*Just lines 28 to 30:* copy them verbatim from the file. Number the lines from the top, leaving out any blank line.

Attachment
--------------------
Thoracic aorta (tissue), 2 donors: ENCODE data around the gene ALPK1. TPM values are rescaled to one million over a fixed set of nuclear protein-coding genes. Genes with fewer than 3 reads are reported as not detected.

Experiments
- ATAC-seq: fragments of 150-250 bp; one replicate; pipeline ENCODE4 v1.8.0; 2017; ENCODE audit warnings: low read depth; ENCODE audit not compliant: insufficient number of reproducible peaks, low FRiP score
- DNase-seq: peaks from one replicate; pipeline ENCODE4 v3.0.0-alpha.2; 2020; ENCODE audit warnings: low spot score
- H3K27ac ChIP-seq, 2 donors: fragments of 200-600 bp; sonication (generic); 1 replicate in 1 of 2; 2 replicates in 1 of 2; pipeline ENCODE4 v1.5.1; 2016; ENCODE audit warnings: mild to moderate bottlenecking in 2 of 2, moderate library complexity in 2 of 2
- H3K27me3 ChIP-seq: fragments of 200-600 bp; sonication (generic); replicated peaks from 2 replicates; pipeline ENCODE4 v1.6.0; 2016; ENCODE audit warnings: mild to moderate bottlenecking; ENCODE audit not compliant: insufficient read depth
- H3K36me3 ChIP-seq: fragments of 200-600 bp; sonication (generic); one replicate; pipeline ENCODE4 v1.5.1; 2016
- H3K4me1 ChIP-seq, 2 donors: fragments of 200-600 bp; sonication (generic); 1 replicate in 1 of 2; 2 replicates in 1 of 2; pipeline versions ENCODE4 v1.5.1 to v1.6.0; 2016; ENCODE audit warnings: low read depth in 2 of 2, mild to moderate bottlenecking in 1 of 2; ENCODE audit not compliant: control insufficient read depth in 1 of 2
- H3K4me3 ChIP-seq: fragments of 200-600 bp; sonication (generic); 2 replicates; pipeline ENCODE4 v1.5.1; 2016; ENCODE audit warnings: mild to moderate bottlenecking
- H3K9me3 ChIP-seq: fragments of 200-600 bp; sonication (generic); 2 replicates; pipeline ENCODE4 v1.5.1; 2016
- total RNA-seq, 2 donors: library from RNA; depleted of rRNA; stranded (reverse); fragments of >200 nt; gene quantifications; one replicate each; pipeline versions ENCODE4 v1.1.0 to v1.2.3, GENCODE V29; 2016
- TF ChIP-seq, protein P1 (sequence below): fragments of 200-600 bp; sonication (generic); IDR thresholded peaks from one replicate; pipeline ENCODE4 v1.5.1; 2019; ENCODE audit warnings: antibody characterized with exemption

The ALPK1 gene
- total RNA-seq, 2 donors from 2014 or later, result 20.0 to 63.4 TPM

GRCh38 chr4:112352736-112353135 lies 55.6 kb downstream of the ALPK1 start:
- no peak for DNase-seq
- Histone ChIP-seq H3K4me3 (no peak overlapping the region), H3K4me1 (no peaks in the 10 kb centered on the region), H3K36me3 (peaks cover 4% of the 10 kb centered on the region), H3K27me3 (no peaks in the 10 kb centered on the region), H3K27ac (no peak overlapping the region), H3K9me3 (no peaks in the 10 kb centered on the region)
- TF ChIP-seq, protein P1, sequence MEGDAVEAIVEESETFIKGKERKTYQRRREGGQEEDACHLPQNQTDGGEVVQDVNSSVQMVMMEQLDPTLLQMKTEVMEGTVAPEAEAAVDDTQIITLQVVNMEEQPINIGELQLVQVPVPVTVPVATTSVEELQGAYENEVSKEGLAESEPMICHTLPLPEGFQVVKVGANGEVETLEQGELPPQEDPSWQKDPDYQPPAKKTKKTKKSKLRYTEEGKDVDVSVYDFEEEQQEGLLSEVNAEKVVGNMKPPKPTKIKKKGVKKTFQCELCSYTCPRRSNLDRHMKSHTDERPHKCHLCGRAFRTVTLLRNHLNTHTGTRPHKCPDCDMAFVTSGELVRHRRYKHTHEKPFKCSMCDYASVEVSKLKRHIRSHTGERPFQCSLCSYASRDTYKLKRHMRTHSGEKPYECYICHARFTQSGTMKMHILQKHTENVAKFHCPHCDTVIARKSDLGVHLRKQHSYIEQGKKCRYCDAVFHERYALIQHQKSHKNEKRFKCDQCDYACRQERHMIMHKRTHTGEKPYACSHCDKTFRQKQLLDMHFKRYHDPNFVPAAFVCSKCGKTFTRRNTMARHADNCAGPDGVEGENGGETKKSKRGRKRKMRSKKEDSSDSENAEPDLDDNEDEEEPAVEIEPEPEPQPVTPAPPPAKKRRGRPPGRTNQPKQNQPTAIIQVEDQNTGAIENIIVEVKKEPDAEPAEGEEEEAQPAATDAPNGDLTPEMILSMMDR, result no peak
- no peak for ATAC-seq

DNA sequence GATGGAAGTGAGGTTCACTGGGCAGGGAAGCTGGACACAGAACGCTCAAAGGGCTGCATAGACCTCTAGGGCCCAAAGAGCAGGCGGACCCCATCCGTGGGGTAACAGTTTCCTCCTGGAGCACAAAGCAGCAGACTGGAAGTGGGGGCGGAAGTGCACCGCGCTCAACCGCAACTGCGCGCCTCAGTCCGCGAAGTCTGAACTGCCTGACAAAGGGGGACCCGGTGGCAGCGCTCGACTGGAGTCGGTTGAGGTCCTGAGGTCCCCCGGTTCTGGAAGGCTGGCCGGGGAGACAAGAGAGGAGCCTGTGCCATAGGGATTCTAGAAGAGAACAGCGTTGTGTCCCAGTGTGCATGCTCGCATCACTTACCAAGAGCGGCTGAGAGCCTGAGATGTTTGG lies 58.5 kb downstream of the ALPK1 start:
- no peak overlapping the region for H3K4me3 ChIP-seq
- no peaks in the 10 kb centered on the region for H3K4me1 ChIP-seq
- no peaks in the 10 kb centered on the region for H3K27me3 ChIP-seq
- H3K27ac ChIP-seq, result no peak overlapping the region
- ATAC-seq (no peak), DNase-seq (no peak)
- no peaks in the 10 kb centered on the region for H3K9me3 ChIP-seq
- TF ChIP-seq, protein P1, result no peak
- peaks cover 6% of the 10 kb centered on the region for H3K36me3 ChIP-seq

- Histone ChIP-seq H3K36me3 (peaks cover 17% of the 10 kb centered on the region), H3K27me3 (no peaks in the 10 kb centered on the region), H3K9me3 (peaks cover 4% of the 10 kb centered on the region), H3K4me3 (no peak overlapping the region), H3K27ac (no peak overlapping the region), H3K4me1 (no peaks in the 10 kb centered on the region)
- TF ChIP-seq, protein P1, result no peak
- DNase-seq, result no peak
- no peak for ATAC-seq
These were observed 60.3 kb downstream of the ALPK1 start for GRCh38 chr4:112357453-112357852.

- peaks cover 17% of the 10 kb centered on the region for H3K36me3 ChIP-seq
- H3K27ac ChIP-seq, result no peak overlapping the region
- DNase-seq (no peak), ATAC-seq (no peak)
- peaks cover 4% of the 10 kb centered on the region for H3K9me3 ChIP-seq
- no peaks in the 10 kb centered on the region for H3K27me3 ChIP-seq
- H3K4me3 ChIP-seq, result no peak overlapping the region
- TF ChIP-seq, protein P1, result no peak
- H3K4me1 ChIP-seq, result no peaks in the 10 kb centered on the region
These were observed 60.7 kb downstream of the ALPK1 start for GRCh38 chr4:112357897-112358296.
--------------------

- peaks cover 6% of the 10 kb centered on the region for H3K36me3 ChIP-seq

- Histone ChIP-seq H3K36me3 (peaks cover 17% of the 10 kb centered on the region), H3K27me3 (no peaks in the 10 kb centered on the region), H3K9me3 (peaks cover 4% of the 10 kb centered on the region), H3K4me3 (no peak overlapping the region), H3K27ac (no peak overlapping the region), H3K4me1 (no peaks in the 10 kb centered on the region)
- TF ChIP-seq, protein P1, result no peak